I can’t imagine my routine without this trusty meal delivery service.

By Lauren Phillips
Updated April 02, 2020
Each product we feature has been independently selected and reviewed by our editorial team. If you make a purchase using the links included, we may earn commission.
Advertisement
Credit: Scott Eisen/Getty Images

I never thought I’d be the type to get hooked on a food subscription box—I actually kind of like going to the grocery store—but soon after I began living in New York City, I realized that my old method of food prep wasn’t going to cut it. Going to the grocery store every other day is a lot tougher in New York than in other places I’ve lived: New York grocery stores tend to have long lines (even lines to get in) during peak hours, run out of popular items by the end of the day, and cost a lot of money.

Beyond that, as a vegetable-averse individual, I tend to avoid veggie-heavy meals: Starting the Blue Apron meal delivery service was my attempt to both eat better and make cooking easier. It’s served me well in regular life, but during the coronavirus pandemic and subsequent social distancing, it’s served me even better.

In a time when grocery shopping feels perilous and stocking up on one or two weeks’ worth of nonperishables means forgoing fresh produce and non-frozen meat, Blue Apron continues to deliver fresh food to my door each week. Each meal contains fresh, high-quality produce and interesting recipes, same as always, so I can have a small dose of normalcy—and excellent food—in the midst of all this pandemic madness.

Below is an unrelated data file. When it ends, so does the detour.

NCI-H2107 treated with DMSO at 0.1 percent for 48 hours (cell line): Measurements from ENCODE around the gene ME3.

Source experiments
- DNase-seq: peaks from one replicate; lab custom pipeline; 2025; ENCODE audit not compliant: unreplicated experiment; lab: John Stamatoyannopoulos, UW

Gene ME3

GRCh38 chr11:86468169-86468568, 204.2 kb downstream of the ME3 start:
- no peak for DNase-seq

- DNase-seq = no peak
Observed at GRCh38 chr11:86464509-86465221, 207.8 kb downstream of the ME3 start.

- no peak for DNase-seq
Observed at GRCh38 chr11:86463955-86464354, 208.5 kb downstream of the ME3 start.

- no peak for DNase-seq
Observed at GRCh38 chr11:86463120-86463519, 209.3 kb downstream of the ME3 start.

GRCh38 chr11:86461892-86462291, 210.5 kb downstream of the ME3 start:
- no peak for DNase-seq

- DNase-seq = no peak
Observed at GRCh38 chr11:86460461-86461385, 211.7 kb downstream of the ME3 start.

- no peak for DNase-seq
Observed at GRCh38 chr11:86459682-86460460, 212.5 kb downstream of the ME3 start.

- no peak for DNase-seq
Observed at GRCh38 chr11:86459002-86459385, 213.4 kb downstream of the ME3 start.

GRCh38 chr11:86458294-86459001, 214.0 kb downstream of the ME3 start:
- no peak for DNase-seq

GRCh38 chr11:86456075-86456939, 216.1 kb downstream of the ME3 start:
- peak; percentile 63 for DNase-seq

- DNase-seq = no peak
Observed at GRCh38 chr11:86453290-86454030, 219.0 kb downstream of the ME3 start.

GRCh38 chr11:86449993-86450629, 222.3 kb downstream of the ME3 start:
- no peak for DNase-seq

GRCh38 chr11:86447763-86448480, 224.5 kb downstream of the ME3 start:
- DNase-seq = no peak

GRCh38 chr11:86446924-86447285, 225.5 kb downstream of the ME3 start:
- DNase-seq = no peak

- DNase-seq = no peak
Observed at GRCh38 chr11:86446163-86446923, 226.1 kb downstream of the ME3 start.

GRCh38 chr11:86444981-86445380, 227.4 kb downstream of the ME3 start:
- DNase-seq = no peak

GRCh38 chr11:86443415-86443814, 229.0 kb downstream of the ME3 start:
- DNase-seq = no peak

Beyond its reliability during a crisis, there’s a lot to love about Blue Apron. (Truly, I talk it up to everyone I know.) The ingredients are high quality. There’s enough variety that I get some options when I choose my meals for the week, but not so much that I’m overwhelmed. (Recipe decision paralysis was my greatest enemy when I tried meal-prepping and creative cooking before Blue Apron.) The recipes are delicious: I actively crave the pizza dough that goes into pizza, flatbread, and Stromboli recipes and get excited when I see particularly amazing dishes, like the quiches, pop up on my queue. I’ve tried ingredients I never thought I’d like—hi, shishito peppers!—and even expanded my culinary palate.

I’ve never been disappointed by the quality of my Blue Apron ingredients, though I have certainly enjoyed some recipes less than others. (That’s the risk of trying new dishes.) And when things go wrong—my box isn’t delivered, an ingredient is missing, whatever—the Blue Apron customer service team has my back. When my box arrived without chicken and I had a chicken recipe, they gave me credit for my next order; when a storm swept through New York City and my box never arrived, they refunded my money. They’re quick and responsive, and while I rarely need their help, I’m never worried about reaching out.

Postponing my box when I’m on vacation is easy, as is redirecting my box to a new address if I’m not home to receive it. From picking recipes to recycling the packaging, I’m happy with Blue Apron from start to finish, and I can’t imagine going back to how I used to grocery shop, especially when meals are as low as $7.49 per serving. (Try finding a NYC eatery with those sorts of prices.) Overall, I probably spend the same amount of money on groceries that I did before, but I eat much, much better.

The food subscription service has admittedly received an unexpected rush of sign-ups and orders during the coronavirus crisis, but I’ve been impressed with how the company has communicated with customers and stuck to its commitment to providing quality food, even if recipe variety is limited. I used Blue Apron before this crisis, I’ll use it through it, and I’ll continue to order after: I truly can’t imagine going without it.

Prices range from $47.95 to $119.84 per week, depending on how many meals you require, and how many people you are serving. You can check out all the options at blueapron.com.